Employers who are familiar with the Family and Medical Leave Act are well aware that employees can use FMLA leave to care for their child, spouse, or parent with a serious health condition. But not all employers are aware that, under the FMLA, “parent” is interpreted broadly to include not only biological, adoptive, step, and foster parents, but also any individual who stood in loco parentis to the employee when the employee was a child. Some employers are aware of this definition, but assume that it is the employee’s responsibility to inform the employer if he or she had an in loco parentis relationship to a family member now in need of care. Recently, one employer learned the hard way that, in fact, it is the employer’s obligation to find out, when an employee requests FMLA leave to care for a family member, whether the family member stood in loco parentis to the employee.
The Second Circuit Court of Appeals held in February that, where an employer had denied an employee’s request for leave to care for his sick grandfather, the employer should have first asked the employee if the grandfather had ever stood in loco parentis to him. (Coutard v. Mun. Credit Union, 2017 U.S. App. LEXIS 2322, *13 (2d Cir. 2017)).
In Coutard, the employee had asked for FMLA leave to care for his grandfather, who had a serious health condition. The employer denied the request on the grounds that FMLA does not apply to time off to care for a grandparent. The employee took time off to care for his grandfather anyway, and the employer fired him for his unexcused absence.
The employee had not mentioned to the employer that his grandfather had raised him from the ages of 3 to 14. Due to this relationship, the employee’s grandfather met the definition of an individual who stood in loco parentis to the employee when he was under 18. The employee sued, and the lower court found in favor of the employer, ruling that it had not been obligated to ask the employee whether his grandfather had ever stood in loco parentis to him.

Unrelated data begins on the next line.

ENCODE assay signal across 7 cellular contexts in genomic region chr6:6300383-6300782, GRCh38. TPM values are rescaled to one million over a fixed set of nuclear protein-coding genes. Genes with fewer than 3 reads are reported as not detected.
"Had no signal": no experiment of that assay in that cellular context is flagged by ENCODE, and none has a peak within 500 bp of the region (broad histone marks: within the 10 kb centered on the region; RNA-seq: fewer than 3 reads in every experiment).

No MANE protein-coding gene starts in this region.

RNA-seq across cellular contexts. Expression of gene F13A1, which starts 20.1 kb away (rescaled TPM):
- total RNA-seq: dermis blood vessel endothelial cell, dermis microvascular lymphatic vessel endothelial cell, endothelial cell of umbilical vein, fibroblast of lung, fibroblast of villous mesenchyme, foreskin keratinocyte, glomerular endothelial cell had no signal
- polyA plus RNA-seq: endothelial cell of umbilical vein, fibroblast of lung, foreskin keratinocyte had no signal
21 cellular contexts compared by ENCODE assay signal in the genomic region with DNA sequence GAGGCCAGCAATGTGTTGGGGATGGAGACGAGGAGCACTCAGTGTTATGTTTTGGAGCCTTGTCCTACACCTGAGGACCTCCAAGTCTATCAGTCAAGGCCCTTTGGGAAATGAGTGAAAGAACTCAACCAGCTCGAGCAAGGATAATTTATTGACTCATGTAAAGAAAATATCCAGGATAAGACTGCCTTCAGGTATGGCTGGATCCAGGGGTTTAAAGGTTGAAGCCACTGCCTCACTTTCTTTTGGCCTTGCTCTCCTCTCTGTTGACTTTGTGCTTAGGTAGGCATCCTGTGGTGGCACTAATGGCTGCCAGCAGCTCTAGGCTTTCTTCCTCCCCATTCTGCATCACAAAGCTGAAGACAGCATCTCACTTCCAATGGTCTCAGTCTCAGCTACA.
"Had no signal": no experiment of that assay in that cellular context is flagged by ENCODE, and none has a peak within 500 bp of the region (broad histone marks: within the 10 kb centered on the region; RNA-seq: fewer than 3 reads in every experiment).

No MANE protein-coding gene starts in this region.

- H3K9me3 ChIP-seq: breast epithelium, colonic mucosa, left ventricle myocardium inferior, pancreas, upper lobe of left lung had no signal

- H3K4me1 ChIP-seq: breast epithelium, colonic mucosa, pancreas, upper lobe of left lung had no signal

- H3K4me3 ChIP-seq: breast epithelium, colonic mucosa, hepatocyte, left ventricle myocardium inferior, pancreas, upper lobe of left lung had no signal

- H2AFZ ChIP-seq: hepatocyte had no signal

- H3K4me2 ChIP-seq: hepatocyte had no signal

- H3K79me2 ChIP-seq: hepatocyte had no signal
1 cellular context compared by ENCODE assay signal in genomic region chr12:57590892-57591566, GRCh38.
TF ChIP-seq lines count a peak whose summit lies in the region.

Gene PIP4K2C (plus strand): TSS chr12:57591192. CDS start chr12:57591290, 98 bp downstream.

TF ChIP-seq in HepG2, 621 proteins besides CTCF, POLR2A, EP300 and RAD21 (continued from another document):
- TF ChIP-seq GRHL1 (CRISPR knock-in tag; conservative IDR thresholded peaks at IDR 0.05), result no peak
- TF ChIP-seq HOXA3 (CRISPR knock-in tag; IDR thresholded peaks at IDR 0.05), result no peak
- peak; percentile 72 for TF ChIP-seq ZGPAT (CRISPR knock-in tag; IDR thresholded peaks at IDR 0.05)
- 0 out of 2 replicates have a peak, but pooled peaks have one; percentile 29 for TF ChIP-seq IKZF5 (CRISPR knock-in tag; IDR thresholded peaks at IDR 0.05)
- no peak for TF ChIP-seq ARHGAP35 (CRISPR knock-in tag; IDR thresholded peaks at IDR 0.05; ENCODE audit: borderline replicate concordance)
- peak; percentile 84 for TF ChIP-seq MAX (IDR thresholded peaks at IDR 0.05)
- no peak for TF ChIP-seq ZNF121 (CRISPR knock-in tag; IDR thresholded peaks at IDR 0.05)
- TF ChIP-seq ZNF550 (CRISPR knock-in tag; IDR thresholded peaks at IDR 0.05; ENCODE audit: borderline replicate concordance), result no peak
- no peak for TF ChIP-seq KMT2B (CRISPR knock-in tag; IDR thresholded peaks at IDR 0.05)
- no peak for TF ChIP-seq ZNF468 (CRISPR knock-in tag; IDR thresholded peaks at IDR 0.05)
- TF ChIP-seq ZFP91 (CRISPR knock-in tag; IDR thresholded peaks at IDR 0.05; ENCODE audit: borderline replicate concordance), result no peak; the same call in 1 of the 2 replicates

The appellate court, however, reversed this decision, holding that it was in fact incumbent upon the employer to request additional information from the employee. In other words, before denying the leave request on the grounds that the seriously ill family member was a grandparent, not a parent, the employer should have followed up with the employee to ensure it had all the relevant information. Had it done so, the employer would have learned about the in loco parentis relationship and would have been obligated to grant the FMLA leave request.
There are two key takeaways here. The first is that, if there is any possible basis to believe that a family member with a serious health condition fits into any of the categories of family members covered under FMLA, it is the employer’s burden to dig deeper and get all the relevant information. FMLA requests should not be treated as an exercise where employees simply check some boxes and the request is granted or denied. Employers must take a thoughtful, careful approach to these requests, bearing in mind that not every family fits into traditional ideas of what a family looks like.
The second takeaway is that any employer who is considering (a) denying an FMLA leave request or (b) taking adverse action (such as termination) against an employee who has previously requested or taken FMLA leave should always consult with counsel first. Employers who try to navigate the rocky waters of FMLA law alone do so at their own peril, as the employer in Coutard no doubt learned.
If you have questions about FMLA, please contact one of the HR professionals at PMP, who, if needed, can connect you with one of PMP’s affiliated employment attorneys.
Portnoy, Messinger, Pearl & Associates, Inc. is here to answer any questions you have regarding this matter. Please keep in mind that in addition to our staff of seasoned HR professionals, we also have affiliated employment lawyers on hand to address any questions you may have regarding compliance. Contact us at 800-921-2195 or 516-921-3400. You can also visit our website http://www.pmphr.com/ or e-mail us at info@pmpHR.com.
This article is intended for general information only and should not be construed as legal advice.